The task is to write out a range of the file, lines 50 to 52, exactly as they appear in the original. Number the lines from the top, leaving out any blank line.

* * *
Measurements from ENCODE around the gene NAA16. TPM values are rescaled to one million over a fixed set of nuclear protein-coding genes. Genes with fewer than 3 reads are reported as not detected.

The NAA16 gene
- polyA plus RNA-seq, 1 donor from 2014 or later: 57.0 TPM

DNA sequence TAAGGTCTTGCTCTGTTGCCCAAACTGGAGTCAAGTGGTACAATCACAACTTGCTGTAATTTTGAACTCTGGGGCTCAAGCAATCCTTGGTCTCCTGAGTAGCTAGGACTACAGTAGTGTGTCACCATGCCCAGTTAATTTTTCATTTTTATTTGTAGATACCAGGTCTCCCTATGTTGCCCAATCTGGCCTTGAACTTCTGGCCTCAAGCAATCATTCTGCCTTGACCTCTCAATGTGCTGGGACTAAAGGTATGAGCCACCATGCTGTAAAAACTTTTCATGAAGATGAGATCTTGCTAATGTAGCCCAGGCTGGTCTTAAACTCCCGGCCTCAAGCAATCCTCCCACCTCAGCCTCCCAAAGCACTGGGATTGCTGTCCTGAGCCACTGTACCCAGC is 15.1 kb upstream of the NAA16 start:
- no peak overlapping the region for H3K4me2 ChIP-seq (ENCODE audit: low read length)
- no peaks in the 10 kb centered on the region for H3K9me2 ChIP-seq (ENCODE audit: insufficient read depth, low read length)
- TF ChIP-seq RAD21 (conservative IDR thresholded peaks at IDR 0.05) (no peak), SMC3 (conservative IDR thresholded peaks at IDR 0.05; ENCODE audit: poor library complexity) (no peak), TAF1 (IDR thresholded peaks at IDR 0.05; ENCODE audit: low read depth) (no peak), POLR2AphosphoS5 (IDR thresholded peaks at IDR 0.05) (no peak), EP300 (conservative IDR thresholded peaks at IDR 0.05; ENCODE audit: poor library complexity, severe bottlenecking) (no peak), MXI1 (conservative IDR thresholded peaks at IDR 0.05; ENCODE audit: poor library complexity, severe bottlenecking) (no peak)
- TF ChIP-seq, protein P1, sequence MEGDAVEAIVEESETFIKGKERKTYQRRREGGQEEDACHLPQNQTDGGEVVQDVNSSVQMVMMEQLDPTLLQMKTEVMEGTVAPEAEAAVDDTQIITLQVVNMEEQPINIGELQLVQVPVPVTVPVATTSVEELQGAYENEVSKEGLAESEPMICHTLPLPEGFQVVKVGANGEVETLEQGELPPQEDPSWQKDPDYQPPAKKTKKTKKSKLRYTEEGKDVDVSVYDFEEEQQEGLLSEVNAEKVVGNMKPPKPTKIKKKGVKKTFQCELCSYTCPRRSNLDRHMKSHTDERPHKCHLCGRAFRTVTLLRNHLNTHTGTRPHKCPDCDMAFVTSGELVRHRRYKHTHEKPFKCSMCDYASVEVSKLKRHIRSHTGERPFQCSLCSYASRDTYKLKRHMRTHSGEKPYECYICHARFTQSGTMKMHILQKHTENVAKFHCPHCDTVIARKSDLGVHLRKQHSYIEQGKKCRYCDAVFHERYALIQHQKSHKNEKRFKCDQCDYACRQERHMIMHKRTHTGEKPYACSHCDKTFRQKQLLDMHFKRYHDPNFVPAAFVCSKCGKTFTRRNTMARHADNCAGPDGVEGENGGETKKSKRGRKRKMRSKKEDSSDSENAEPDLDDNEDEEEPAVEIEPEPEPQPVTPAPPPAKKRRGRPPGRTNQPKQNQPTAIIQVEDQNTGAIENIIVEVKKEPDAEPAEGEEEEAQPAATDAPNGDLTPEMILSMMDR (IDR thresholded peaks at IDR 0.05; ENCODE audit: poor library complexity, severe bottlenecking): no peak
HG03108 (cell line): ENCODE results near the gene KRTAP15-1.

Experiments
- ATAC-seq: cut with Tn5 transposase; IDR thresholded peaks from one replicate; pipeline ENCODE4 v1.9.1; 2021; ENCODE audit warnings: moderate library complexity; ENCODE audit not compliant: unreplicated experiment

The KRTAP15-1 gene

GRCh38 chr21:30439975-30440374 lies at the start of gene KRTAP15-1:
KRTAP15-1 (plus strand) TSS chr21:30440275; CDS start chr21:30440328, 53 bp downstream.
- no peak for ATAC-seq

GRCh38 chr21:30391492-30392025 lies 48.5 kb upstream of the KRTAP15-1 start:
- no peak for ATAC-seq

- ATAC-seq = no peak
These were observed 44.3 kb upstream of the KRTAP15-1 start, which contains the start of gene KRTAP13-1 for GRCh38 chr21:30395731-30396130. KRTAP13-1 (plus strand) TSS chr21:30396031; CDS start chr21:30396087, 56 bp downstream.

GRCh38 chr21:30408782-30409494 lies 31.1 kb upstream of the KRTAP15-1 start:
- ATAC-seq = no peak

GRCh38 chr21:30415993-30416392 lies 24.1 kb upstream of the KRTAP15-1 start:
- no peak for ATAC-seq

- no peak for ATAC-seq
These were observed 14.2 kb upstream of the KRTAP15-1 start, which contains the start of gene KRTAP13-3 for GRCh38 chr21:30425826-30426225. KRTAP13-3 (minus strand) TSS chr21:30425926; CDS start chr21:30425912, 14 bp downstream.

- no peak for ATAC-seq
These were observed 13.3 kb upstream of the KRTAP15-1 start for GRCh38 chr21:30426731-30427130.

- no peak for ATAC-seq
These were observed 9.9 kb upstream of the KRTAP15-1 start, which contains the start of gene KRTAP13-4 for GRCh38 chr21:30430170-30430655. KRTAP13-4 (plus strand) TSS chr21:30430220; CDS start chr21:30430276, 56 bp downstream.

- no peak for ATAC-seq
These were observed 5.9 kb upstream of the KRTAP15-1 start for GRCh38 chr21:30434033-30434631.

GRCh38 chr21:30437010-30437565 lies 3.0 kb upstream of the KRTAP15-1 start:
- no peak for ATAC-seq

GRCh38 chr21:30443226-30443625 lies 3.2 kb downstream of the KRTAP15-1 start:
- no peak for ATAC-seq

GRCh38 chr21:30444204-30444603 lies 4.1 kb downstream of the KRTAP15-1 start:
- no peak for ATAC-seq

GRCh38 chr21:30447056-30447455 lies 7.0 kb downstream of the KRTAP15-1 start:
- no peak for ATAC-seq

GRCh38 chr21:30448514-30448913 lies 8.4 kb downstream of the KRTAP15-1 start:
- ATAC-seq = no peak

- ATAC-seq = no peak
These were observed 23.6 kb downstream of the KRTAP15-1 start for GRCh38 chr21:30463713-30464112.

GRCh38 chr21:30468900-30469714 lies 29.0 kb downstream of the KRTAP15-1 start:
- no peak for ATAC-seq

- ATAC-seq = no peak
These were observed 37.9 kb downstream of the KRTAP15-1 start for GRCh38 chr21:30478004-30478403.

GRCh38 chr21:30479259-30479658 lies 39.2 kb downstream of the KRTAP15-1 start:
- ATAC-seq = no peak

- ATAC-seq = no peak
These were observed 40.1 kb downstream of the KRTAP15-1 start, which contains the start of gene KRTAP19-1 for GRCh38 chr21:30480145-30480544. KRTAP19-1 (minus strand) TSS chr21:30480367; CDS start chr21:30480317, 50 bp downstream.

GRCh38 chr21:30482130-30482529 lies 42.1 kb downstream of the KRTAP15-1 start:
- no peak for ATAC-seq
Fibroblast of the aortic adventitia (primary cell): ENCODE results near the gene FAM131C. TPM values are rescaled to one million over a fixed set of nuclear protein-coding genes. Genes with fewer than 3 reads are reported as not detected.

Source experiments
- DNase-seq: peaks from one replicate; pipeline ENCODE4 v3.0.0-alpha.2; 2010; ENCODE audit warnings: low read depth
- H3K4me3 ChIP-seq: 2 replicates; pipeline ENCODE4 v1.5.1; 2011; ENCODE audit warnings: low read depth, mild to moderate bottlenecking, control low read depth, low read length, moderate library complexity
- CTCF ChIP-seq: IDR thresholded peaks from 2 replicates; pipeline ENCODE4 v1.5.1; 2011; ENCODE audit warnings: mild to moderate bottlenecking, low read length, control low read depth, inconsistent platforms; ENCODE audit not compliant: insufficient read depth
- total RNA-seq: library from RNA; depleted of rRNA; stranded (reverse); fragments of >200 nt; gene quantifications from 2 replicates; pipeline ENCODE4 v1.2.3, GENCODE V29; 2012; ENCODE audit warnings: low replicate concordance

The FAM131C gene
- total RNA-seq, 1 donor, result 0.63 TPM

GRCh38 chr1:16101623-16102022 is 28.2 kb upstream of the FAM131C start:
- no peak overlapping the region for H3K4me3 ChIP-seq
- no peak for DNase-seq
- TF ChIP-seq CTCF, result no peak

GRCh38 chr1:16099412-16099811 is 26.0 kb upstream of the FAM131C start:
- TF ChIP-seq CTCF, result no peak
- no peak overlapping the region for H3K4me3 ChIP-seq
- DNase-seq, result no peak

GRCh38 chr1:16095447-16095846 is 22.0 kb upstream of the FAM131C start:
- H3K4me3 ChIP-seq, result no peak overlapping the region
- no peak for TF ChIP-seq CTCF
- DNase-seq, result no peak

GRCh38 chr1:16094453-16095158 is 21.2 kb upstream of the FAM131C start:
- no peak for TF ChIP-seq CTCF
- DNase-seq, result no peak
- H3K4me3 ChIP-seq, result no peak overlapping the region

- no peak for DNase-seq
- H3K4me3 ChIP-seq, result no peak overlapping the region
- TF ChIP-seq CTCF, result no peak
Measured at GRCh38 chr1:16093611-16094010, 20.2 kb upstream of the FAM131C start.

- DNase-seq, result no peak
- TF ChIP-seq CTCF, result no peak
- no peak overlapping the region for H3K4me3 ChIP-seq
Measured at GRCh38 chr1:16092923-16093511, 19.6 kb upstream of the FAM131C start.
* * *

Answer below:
- ATAC-seq = no peak
These were observed 40.1 kb downstream of the KRTAP15-1 start, which contains the start of gene KRTAP19-1 for GRCh38 chr21:30480145-30480544. KRTAP19-1 (minus strand) TSS chr21:30480367; CDS start chr21:30480317, 50 bp downstream.

GRCh38 chr21:30482130-30482529 lies 42.1 kb downstream of the KRTAP15-1 start: